Figure 1.  Influence of carrier gas and linear velocity on theoretical plate height. The solid lines indicate the regions in which the plate height (H) are within 25% of the minimum plate height value (Hmin) which is often known as the Optimum Practical Gas Velocity (OGPV).  Theoretical data for a 50 m x 0.25 mm column at 100oC for an analyte of k’ = 10.0. 

 
 

Hydrogen gas seems to be a convenient replacement for helium; however, many chromatographers still have questions about method translation, performance, cost and safety. This Essential Guide will address these questions and will also explain practical aspects of using hydrogen instead of helium as a GC carrier gas.

Readers should note that this Essential Guide does not consider column stationary phase selection.  Our starting point is that you already have a helium based GC method which produces satisfactory resolution (selectivity) and that an equivalent hydrogen based method is required.  For more information on “GC column stationary phase selection”, please visit the links below: [3, 4]

 

The Theory and Instrumentation of GC - GC Columns >>

Column Choice for Capillary GC >>

 
 

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Hydrogen is not only the lightest of all elements but is also the most common substance in the universe.  Due to its reactivity, atomic hydrogen is rather rare on Earth; however, it can be found combined with other elements (forming water, organic molecules, inorganic acids, etc.).

Hydrogen is a flammable, colourless and odourless gas; it poses fire and explosive hazard when its concentration in air exceeds 4%. Proper safety precautions should therefore be used in order to prevent an explosion. [5, 6]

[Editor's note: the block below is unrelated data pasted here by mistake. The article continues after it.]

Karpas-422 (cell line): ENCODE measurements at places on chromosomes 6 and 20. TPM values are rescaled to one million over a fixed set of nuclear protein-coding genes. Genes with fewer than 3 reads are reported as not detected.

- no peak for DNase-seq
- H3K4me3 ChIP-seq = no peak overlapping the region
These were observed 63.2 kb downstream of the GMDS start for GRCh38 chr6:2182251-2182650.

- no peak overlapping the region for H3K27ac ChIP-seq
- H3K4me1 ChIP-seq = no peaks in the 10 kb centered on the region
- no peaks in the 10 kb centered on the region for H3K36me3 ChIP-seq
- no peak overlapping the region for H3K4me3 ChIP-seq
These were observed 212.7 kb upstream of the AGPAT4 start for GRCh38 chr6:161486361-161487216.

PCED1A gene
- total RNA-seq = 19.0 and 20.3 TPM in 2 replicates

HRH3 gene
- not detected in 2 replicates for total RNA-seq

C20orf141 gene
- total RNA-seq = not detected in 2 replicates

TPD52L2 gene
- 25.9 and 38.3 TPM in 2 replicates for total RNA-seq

Warning: hydrogen is a flammable gas that burns with an invisible flame.  It is much lighter than air and at high concentrations could cause suffocation.

 

 

Simplification of the ASTM D3606 Method
Headspace Analysis for the Quanitative Determination of VOC’s
   
Figure 2.  Comparison of hydrogen and hydrocarbon flames
 

The concentration of hydrogen is very unlikely to exceed 4% even in the smallest laboratory due to the large volume of air against the rate at which hydrogen is produced by or consumed during a typical GC analysis.

See subsequent sections for more on Hydrogen safety.

 
 

Hydrogen Generation

Hydrogen is industrially produced from the steam reforming of natural gas; however, it can also be produced by electrochemical means. [6, 7]  The electrolysis of water, a very energetic process, provides the means to generate hydrogen gas for a multitude of applications. In fact, hydrogen generators for gas chromatography use electricity to split water into hydrogen and oxygen.  See equation 2.

Equation 2: Electrolysis of water